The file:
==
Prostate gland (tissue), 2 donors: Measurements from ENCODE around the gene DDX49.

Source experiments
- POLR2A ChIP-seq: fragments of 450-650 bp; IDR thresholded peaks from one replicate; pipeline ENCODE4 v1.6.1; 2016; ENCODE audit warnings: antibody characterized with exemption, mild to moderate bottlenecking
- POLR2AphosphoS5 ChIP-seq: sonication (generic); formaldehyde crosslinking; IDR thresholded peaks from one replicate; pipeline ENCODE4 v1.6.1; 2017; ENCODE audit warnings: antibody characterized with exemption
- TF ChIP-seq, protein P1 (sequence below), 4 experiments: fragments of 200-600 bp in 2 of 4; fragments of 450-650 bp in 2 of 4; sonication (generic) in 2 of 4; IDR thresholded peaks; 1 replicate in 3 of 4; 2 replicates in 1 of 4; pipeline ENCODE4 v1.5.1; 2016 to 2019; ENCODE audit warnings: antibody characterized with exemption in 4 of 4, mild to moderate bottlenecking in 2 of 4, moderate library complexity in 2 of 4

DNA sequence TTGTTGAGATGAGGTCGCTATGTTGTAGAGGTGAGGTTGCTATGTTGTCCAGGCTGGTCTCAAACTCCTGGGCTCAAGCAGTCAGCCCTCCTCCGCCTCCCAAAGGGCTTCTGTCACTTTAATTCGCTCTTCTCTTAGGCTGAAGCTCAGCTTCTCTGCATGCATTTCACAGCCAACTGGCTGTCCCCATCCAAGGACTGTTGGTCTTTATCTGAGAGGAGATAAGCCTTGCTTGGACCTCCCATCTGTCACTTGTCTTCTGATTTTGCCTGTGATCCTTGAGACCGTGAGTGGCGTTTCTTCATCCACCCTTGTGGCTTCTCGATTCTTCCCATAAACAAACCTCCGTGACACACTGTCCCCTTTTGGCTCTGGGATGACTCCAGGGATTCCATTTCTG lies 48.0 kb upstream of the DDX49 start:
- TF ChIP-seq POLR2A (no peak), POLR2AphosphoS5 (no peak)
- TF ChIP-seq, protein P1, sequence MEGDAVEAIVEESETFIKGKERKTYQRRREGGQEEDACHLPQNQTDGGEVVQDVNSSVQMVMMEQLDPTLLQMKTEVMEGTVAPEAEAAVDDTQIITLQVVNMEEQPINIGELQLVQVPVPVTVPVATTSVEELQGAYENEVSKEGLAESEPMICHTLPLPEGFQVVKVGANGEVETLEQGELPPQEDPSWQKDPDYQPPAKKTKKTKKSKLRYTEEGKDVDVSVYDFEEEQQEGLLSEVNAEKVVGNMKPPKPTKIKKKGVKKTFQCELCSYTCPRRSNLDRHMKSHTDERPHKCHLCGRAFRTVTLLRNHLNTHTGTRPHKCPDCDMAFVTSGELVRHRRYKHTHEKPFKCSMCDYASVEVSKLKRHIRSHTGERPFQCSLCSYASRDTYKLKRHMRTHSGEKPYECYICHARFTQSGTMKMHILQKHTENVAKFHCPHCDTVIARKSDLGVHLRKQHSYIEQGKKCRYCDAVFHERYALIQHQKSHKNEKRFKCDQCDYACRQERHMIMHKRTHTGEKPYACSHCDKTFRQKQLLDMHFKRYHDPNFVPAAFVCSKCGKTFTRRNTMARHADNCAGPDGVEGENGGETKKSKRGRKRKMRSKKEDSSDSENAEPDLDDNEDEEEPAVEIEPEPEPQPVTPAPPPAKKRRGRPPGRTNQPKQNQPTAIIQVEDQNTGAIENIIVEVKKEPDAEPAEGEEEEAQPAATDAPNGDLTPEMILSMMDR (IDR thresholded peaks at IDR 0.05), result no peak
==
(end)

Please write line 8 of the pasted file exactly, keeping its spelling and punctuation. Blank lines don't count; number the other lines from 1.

- TF ChIP-seq, protein P1, sequence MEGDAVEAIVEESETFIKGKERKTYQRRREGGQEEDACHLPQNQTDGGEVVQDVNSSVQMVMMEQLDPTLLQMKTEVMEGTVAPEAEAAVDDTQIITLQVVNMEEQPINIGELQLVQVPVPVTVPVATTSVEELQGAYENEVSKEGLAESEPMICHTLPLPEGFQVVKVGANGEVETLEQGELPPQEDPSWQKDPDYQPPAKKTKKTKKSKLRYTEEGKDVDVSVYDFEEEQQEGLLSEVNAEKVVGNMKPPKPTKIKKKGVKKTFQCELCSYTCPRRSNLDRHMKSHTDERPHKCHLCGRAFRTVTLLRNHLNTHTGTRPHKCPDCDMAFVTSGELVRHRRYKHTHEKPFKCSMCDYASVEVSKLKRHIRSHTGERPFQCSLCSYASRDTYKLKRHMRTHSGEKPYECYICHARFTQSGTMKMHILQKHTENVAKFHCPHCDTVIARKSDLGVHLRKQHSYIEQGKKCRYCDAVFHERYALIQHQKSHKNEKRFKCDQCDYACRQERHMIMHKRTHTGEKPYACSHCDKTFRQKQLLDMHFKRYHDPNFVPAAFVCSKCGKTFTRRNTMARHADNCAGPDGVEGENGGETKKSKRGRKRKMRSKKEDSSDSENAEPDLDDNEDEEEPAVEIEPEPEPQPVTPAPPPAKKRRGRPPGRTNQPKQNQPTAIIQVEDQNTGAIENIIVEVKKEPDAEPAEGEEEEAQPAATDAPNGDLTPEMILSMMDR (IDR thresholded peaks at IDR 0.05), result no peak